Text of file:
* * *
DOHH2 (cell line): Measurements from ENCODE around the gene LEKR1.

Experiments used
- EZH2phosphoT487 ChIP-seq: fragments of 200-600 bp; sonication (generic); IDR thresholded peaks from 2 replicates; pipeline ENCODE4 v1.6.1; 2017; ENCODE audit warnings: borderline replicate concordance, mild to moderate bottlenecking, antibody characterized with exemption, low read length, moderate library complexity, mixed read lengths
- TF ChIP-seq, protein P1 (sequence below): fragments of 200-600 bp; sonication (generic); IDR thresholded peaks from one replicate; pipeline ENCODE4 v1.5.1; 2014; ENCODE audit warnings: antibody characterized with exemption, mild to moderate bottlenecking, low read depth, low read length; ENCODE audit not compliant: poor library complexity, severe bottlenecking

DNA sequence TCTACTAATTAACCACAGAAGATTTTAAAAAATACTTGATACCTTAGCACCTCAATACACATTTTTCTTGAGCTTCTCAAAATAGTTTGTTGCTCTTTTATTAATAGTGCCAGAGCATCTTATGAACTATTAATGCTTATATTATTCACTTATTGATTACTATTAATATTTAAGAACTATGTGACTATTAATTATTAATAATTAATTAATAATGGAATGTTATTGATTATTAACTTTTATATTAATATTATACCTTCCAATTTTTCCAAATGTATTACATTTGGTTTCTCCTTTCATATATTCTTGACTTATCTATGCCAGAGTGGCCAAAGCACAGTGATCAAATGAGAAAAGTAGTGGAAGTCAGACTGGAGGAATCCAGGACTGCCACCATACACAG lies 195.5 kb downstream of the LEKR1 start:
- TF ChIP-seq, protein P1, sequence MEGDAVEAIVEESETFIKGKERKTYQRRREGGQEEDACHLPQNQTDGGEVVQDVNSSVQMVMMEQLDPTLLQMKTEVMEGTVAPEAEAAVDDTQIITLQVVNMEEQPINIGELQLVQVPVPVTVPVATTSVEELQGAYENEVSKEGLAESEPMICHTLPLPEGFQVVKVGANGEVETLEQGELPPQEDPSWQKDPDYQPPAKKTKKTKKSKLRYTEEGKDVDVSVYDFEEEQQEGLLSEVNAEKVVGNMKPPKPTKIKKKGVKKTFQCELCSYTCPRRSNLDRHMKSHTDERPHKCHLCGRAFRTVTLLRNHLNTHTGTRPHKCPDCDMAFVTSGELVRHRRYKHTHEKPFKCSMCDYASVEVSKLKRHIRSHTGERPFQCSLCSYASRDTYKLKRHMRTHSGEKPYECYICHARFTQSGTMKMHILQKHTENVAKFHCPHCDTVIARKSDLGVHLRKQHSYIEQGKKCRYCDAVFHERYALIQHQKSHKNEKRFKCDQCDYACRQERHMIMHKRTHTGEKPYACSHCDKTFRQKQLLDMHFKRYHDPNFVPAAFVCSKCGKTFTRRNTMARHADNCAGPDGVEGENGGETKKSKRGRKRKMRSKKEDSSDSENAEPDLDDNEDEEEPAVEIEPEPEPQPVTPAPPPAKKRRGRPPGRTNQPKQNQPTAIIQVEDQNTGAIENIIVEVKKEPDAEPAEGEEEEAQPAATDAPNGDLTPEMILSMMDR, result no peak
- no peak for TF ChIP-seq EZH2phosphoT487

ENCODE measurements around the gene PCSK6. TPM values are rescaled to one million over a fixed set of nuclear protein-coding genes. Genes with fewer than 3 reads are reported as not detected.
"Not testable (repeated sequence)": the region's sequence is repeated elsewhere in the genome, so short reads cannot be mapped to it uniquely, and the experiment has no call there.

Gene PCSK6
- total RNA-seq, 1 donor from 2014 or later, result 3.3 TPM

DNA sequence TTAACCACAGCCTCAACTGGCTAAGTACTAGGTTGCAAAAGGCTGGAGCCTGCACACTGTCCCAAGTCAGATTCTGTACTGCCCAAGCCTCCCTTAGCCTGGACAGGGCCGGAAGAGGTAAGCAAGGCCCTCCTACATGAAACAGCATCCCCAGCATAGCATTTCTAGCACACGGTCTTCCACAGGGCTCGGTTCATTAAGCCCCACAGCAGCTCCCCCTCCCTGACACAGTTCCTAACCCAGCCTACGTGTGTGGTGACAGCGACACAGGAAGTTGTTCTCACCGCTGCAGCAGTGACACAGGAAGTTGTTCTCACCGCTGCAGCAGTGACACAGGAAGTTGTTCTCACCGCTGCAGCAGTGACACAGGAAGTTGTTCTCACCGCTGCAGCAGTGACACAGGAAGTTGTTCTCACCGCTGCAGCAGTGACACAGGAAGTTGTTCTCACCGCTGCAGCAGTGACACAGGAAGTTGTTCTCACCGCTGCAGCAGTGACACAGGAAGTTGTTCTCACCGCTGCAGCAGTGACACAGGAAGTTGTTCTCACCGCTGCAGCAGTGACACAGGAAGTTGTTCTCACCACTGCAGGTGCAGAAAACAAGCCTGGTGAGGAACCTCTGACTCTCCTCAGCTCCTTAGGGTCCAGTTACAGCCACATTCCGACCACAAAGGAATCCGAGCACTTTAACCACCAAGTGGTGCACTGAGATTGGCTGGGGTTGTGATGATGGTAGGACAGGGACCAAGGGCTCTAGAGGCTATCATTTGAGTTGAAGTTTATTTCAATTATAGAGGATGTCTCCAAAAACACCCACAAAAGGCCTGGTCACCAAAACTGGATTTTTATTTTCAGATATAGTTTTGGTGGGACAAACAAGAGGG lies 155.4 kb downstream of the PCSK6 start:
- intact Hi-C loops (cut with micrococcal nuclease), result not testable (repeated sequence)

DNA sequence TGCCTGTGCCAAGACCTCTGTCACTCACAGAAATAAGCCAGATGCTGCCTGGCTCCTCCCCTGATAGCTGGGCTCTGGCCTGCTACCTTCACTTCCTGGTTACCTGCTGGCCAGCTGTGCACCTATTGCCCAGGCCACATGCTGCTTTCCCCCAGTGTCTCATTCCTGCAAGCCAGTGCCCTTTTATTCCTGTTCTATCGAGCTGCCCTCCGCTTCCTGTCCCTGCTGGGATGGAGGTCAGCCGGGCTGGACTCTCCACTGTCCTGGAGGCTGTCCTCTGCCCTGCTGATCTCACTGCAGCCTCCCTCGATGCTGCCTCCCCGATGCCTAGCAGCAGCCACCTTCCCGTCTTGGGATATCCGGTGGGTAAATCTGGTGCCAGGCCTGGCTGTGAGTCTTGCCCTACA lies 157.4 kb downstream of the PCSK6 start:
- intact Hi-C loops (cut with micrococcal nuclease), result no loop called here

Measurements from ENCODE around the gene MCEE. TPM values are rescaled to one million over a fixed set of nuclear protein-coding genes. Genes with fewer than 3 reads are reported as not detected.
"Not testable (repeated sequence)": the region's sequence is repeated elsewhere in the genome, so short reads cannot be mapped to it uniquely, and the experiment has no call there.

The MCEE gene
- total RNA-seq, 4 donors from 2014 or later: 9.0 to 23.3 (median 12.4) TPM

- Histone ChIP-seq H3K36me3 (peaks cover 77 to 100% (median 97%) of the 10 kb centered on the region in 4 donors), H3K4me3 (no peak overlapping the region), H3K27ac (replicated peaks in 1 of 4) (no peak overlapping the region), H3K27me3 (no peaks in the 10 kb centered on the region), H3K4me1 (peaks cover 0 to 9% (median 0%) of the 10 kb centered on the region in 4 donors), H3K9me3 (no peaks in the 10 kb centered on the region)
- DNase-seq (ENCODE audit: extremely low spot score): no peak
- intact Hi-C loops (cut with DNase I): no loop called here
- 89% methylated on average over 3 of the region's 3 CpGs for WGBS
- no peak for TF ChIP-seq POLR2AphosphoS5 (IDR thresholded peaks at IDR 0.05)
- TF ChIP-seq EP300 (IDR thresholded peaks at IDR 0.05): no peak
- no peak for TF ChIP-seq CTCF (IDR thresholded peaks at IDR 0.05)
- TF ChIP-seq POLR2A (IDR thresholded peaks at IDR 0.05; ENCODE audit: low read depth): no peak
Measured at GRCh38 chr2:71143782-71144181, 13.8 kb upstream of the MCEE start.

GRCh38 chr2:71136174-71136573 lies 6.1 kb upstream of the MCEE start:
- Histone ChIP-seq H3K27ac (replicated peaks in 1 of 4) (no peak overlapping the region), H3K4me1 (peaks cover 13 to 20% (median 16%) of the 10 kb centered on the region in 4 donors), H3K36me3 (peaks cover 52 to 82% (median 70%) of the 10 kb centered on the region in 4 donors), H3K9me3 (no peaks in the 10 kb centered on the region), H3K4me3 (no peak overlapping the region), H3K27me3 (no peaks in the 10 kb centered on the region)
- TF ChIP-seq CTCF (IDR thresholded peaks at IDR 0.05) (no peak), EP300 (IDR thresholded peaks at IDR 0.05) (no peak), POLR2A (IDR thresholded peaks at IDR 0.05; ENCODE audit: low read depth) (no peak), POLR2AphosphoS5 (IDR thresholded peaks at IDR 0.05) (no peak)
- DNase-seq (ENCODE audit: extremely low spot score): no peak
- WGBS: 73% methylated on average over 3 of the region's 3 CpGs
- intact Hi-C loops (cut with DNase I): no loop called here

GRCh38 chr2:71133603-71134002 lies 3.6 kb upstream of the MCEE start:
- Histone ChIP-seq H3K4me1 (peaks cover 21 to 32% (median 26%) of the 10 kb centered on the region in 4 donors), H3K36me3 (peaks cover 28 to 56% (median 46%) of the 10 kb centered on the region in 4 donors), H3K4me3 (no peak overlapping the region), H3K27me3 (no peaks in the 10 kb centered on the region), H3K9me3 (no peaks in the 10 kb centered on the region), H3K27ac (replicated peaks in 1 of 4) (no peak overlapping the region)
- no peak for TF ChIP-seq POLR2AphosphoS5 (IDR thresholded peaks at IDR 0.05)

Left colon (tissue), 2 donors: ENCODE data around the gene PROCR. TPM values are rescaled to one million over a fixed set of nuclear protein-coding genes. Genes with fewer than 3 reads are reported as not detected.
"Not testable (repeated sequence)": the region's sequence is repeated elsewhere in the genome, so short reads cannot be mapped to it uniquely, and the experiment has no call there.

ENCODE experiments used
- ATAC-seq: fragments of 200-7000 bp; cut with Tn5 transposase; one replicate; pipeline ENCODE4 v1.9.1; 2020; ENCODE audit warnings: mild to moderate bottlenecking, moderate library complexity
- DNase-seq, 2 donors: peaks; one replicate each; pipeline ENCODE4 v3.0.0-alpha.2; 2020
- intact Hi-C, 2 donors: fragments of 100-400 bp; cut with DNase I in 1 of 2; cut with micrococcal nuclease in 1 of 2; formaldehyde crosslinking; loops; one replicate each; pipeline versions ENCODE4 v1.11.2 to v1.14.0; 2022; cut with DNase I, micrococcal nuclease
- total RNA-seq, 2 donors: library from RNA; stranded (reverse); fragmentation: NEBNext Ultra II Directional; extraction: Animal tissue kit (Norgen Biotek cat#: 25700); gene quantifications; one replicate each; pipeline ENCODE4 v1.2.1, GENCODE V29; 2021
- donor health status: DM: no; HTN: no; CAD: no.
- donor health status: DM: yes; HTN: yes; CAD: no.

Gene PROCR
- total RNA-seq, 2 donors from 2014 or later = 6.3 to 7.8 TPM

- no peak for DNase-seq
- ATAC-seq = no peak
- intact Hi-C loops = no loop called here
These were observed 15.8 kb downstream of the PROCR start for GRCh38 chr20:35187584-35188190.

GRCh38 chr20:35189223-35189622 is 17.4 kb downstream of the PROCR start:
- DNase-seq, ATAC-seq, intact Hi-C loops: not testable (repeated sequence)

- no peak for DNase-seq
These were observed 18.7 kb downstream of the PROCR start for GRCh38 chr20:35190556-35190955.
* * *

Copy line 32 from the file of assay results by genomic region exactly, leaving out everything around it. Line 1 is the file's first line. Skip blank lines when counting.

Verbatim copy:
- DNase-seq (ENCODE audit: extremely low spot score): no peak